Jacob Quartier: “It helps a lot if you have already worked in a larger business. You will already know how to build a finance organization and what the key pillars are in that process. On the one hand, you have to keep your feet on the ground because, in a start-up or scale-up, you will still have to do a lot yourself. On the other hand, you need to have sufficient confidence in your team so that you make enough room to contribute strategically as the CFO and reinvent yourself and your finance department in each of the company’s growth phases.”

Tom Libbrecht: “I realize that, like all employees, I also have an expiry date within Silverfin. Only I don’t know what date that is. Moreover, the date may suddenly come early if the business grows faster than I do. If your expiry date is approaching, you must reinvent yourself with the right growth mindset. This is true for the entire finance team and, therefore, also for me. Building a sustainable career also means parting ways at the right time and taking the next career step.”

So being able to consult with colleagues undoubtedly helps?

Jacob Quartier: “Definitely, you need to create a network that you can fall back on if you’re facing a problem that you can’t solve (quickly enough). Either through your investors, who often have a solid network of financial professionals, or through peer companies. You would be surprised how many people are prepared to help each other if you are willing and brave enough to ask.”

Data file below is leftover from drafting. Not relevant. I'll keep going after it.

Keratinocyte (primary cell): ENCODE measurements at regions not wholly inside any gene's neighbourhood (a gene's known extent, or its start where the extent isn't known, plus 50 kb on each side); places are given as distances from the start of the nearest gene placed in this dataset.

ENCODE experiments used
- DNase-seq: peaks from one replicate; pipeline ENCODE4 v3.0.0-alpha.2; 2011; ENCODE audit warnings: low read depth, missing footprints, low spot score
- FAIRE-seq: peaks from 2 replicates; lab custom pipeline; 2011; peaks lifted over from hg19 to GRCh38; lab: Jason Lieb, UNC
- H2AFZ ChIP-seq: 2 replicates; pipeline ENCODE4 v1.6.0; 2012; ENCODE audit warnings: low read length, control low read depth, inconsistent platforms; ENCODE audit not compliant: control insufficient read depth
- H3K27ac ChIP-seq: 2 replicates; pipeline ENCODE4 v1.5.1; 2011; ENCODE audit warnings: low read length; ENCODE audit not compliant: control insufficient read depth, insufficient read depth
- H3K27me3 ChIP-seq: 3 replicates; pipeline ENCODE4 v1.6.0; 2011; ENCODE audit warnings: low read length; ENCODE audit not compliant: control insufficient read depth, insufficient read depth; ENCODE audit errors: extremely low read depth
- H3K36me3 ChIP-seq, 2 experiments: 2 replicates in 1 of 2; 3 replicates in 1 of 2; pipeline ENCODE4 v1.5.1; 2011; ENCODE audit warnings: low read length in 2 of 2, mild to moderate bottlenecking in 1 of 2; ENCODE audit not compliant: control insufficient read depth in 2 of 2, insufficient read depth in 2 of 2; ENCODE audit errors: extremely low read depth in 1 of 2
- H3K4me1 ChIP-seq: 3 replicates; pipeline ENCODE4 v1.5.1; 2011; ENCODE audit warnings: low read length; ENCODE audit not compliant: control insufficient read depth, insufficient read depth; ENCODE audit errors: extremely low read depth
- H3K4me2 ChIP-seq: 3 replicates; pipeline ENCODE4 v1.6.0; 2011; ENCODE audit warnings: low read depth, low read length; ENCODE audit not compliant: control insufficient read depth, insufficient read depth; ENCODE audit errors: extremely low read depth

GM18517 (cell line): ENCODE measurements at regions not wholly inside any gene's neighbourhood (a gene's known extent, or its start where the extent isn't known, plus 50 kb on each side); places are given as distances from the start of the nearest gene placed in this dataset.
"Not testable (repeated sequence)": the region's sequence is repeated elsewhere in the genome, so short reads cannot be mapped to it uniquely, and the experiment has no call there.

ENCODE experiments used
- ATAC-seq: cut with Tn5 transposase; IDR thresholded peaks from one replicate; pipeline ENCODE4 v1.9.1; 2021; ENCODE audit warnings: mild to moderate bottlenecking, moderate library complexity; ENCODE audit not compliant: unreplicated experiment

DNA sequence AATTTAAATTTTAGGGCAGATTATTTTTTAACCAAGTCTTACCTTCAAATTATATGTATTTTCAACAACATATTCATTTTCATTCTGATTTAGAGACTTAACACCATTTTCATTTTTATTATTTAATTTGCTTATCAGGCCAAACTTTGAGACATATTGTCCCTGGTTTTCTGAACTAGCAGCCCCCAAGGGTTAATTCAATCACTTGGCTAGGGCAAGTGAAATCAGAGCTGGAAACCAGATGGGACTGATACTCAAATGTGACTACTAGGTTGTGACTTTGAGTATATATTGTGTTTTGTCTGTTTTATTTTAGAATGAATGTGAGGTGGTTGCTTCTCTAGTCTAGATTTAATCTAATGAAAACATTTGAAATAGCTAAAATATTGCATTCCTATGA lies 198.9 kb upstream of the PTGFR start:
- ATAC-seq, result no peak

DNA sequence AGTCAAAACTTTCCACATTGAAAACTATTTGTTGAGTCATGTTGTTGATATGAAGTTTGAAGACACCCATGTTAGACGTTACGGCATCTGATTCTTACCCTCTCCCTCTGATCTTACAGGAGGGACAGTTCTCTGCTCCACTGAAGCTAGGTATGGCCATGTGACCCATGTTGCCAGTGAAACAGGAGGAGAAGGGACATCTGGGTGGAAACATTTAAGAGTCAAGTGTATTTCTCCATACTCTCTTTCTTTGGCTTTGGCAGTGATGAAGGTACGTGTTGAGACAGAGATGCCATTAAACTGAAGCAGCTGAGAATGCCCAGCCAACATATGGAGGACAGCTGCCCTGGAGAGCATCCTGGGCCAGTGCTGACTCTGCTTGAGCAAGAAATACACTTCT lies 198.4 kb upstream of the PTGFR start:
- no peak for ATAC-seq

Talent Perspectives 2024

We live in a volatile, complex, ambiguous, and uncertain world. In 5 years’ time, finance jobs will be very different from today. However, no one can estimate precisely how they will change, which new roles will be added, and which will disappear.

Finance professionals who have the skills to deal with change, the desire to learn, and the ability to reinvent themselves will be the leaders of the future. The same applies to businesses with a sustainable talent approach to guide their employees in this and continuously work to match the needs of the business with those of individual employees.